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  • 15.12.2020
    52 MB
    54:42
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    The Democratic Coalition After 2020 with David Shor

    What were the shifts in the 2020 election? Why was the polling so off? How did the coalitions change? As the dust settles, and we can dive into official numbers, a clearer picture is forming of what actually happened during this election cycle. David Shor is a political data scientist who works to help elect Democrats. This week, David joins to look at the data and help answer some of the outstanding questions about the 2020 election. As well as layout the trends that have led to this political moment and the landscape going forward.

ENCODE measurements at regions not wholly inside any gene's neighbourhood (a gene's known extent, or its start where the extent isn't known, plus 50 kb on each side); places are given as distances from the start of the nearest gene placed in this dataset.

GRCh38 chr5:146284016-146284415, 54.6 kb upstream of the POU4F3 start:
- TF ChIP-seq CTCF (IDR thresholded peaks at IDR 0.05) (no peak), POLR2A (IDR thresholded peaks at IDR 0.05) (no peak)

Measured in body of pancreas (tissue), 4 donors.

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  • 08.12.2020
    46 MB
    48:12
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    Your Local Disinformation with Davey Alba

    The local newspaper is dying. Across the country, newsrooms are either shuttering completely or struggling through massive staff layoffs. It's becoming increasingly clear that in the void left by trusted local reporting, misinformation is taking root. A sweeping investigation by the New York Times uncovered a conservative pay-for-play network that disguises itself as unbiased local coverage. The enterprise includes 1300 sites spanning all 50 states, and with familiar web layouts and innocuous titles like Wichita Standard or Illinois Valley Times, you may have come across one and been none the wiser. New York Times reporter Davey Alba is one of the journalists who broke the story and joins to explain what tipped her off, who is behind it all, and the role social media plays in this moment.RELATED READING:As Local News Dies, a Pay-for-Play Network Rises in Its Place by Davey Alba and Jack NicasHere Are the Hundreds of Sites in a Pay-to-Play Local News NetworkFind more of Davey Alba’s work hereDozens of new websites appear to be Michigan local news outlets, but with political bent by Carol Thompson